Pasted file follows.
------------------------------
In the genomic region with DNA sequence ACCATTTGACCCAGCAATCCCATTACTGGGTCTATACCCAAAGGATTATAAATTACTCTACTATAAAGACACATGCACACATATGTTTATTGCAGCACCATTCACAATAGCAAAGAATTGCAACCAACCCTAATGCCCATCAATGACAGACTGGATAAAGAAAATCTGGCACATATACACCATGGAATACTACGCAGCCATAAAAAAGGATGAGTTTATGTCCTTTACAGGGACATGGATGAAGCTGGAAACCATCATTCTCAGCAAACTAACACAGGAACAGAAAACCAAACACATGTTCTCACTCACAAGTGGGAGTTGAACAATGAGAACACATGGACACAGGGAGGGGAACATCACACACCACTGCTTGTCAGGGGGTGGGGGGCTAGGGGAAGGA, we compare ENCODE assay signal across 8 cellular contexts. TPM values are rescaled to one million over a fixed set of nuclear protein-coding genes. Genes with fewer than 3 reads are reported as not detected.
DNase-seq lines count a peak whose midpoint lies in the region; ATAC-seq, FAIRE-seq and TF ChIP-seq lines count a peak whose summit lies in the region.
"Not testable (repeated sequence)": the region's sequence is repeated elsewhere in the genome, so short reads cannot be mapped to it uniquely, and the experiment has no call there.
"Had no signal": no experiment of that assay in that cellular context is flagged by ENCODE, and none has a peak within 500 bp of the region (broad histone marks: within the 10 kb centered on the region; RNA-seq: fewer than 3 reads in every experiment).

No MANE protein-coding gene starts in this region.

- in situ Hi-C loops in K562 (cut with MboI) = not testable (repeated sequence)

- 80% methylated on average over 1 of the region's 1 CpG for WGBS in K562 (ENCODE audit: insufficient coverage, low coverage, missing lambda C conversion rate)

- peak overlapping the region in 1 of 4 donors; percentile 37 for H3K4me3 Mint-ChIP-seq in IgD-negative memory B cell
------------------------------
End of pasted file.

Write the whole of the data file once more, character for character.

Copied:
In the genomic region with DNA sequence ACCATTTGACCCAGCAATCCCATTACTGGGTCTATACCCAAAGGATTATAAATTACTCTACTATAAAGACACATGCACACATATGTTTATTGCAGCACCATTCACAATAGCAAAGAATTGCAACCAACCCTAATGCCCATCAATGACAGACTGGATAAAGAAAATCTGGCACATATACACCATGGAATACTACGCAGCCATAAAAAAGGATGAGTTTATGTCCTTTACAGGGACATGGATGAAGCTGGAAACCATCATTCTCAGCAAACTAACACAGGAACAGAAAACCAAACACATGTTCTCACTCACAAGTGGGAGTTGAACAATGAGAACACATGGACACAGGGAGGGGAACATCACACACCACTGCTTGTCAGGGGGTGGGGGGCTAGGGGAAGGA, we compare ENCODE assay signal across 8 cellular contexts. TPM values are rescaled to one million over a fixed set of nuclear protein-coding genes. Genes with fewer than 3 reads are reported as not detected.
DNase-seq lines count a peak whose midpoint lies in the region; ATAC-seq, FAIRE-seq and TF ChIP-seq lines count a peak whose summit lies in the region.
"Not testable (repeated sequence)": the region's sequence is repeated elsewhere in the genome, so short reads cannot be mapped to it uniquely, and the experiment has no call there.
"Had no signal": no experiment of that assay in that cellular context is flagged by ENCODE, and none has a peak within 500 bp of the region (broad histone marks: within the 10 kb centered on the region; RNA-seq: fewer than 3 reads in every experiment).

No MANE protein-coding gene starts in this region.

- in situ Hi-C loops in K562 (cut with MboI) = not testable (repeated sequence)

- 80% methylated on average over 1 of the region's 1 CpG for WGBS in K562 (ENCODE audit: insufficient coverage, low coverage, missing lambda C conversion rate)

- peak overlapping the region in 1 of 4 donors; percentile 37 for H3K4me3 Mint-ChIP-seq in IgD-negative memory B cell